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PostPosted: Wed 22 Jun, 2016 7:59 pm    Post subject:         Reply with quote

Any historical of the giant pavises in the second drawing?
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Mark Lewis





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PostPosted: Thu 23 Jun, 2016 5:53 am    Post subject:         Reply with quote

Philip Dyer wrote:
Any historical of the giant pavises in the second drawing?

They appear in Bellifortis, a manual of military technology. There are a number of surviving copies with roughly equivalent illustrations; the first illustration of the wagenburg is taken from one of these copies, though this is not part of the standard series of illustrations.

There seem to be two types of large shield described... one usually seems to be a conventional siege mantlet, perhaps the other that looks like a giant horseman's targe, complete with lance cutout, is more speculative? The Bellifortis includes many fantastical war machines and astrology alongside the more realistic elements.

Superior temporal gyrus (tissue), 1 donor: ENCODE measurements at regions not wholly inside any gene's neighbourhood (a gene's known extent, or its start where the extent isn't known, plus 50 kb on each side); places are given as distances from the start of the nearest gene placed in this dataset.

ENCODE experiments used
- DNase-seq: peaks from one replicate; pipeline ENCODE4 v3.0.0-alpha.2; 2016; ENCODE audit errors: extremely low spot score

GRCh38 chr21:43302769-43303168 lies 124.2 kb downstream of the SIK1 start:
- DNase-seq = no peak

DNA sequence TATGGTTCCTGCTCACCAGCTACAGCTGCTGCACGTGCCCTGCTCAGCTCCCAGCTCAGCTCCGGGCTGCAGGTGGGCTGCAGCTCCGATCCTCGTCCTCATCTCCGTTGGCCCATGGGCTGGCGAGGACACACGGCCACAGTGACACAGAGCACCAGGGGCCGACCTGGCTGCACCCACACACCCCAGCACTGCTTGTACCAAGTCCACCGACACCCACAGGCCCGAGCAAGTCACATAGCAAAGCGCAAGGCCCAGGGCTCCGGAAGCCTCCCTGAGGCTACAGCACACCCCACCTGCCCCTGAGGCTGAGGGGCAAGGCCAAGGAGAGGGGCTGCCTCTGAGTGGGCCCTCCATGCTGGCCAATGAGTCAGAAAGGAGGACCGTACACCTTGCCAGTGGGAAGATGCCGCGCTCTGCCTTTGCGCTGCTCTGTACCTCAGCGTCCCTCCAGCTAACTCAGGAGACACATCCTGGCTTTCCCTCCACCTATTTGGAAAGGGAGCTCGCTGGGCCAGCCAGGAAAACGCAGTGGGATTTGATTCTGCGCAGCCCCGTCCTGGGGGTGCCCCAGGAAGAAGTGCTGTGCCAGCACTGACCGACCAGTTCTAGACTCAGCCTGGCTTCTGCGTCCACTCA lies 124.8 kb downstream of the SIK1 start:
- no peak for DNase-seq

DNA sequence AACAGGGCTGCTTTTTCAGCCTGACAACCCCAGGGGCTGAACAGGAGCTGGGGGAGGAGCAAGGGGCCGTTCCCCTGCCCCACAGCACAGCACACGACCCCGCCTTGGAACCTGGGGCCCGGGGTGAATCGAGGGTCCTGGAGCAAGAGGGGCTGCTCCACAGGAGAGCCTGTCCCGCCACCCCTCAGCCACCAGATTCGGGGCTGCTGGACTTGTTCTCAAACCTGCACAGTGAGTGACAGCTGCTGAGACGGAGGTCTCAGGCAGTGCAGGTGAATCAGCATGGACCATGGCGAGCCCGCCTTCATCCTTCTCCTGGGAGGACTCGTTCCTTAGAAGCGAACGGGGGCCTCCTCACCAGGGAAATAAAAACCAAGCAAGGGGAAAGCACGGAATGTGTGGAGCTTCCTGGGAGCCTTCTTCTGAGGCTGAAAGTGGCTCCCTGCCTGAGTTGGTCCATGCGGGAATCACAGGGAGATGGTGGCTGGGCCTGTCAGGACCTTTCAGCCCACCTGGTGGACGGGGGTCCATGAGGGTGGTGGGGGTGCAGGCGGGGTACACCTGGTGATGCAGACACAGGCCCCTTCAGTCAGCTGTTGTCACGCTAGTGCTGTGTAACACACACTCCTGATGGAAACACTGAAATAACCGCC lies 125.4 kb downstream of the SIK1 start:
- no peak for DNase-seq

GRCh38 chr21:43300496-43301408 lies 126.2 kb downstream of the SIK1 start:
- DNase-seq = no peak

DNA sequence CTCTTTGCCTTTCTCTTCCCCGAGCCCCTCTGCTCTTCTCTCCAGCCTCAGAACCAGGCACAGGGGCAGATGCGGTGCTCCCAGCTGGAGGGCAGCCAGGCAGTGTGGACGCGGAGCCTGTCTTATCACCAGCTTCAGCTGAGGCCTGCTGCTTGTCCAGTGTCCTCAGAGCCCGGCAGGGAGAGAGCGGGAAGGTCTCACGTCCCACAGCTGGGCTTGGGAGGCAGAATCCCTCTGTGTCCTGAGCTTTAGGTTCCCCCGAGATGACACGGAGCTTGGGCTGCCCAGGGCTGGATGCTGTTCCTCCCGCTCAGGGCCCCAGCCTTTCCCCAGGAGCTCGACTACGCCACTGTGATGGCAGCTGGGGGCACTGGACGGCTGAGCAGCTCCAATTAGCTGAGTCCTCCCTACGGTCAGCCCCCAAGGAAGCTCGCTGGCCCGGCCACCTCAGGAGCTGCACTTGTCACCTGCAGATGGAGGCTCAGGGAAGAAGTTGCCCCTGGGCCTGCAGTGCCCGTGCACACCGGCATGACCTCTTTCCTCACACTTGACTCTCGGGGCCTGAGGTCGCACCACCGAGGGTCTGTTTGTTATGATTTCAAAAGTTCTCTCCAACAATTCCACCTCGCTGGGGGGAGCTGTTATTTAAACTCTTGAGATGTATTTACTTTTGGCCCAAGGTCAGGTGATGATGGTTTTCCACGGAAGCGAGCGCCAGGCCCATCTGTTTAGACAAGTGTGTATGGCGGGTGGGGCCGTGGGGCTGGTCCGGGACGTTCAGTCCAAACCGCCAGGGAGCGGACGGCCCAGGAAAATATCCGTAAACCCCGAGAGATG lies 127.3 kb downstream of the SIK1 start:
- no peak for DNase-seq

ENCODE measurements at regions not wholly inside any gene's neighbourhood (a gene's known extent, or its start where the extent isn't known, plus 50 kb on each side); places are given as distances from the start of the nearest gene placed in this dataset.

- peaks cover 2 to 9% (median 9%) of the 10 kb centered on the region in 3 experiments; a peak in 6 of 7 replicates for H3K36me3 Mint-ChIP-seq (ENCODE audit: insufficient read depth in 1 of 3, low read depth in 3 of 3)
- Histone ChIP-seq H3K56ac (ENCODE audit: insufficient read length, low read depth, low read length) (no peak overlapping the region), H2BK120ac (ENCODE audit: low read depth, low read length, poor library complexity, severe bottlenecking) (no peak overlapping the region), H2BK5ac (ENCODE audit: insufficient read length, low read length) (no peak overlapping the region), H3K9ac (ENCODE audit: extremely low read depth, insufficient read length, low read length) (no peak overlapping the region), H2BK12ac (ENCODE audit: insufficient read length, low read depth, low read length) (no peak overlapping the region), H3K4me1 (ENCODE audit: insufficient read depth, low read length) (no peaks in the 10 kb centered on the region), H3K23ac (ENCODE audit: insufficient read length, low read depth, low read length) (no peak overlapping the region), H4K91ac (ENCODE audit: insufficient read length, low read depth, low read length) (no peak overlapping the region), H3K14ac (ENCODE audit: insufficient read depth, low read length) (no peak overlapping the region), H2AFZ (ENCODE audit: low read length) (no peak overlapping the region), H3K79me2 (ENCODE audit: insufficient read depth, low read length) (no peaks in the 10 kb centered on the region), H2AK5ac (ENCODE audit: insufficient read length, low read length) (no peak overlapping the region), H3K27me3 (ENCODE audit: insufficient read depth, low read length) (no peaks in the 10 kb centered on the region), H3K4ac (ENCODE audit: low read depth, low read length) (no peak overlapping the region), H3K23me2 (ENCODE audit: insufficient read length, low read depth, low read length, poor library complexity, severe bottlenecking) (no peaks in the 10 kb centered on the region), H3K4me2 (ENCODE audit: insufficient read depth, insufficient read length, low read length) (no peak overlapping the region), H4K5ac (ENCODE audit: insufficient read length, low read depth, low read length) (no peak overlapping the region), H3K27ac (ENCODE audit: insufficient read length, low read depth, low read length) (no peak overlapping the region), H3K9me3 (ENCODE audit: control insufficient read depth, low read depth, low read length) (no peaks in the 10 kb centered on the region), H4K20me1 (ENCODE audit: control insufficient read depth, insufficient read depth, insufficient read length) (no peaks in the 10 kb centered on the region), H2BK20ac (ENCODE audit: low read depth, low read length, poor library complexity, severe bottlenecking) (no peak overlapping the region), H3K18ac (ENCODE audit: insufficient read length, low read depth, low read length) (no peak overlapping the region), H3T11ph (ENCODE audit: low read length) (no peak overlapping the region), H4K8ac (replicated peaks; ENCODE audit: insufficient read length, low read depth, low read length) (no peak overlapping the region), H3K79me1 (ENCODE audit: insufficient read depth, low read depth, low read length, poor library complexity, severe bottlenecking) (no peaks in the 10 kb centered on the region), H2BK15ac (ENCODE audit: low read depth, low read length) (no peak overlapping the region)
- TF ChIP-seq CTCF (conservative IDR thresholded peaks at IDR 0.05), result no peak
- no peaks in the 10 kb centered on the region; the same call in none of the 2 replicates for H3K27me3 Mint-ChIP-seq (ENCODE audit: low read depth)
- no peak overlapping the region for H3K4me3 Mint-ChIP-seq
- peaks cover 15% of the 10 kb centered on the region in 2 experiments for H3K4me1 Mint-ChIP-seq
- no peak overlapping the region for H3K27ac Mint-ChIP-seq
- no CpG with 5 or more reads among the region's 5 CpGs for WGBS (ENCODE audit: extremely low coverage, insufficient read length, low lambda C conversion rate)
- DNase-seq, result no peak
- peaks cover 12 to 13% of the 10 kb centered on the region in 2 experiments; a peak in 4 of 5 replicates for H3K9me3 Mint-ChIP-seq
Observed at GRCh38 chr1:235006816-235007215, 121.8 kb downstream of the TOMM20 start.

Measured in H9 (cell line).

Here is another illustration of the Battle of Schönberg (or Wenzenbach), shown in the woodcut above. Maximilian defeated Bohemian mercenaries in 1504 as part of the Landshut War of Succession. The Bohemians are still shown with the Hussite chalice symbol on their pavises. Alhspiess are not emphasized as much, though a couple are still included. Many of the Bohemians are shown using curved messer-type swords, tesaks/dussacks as they would be called in Czech. These seem to appear in several of the stove tiles as well.


http://daten.digitale-sammlungen.de/~db/0003/....174.98.30
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Patrick Lawrence





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PostPosted: Sat 02 Jul, 2016 7:45 pm    Post subject:         Reply with quote

So a bit of an update. Been doing more research as a start to collect the extra gear I need. As part of that I looked at the arms and armor area in and around Bohemia at the time. In the past I had done a lot of study of German gear from the same period so there was already a nice overlap. (This is for the earlier period around 1420.)



It seems that the Bohemian nobility tended to have the same range of styles as the Germans and others in the immediate area. The tended to wear longer surcoats and longer sleeves. The armor and styles tended to change a bit slower and I think tended to be a bit old fashioned. That is it seems the French and English tended to take on new styles of armor etc a bit faster. Or that is at least the clear impression you get from all of the effigies, paintings and miniatures etc.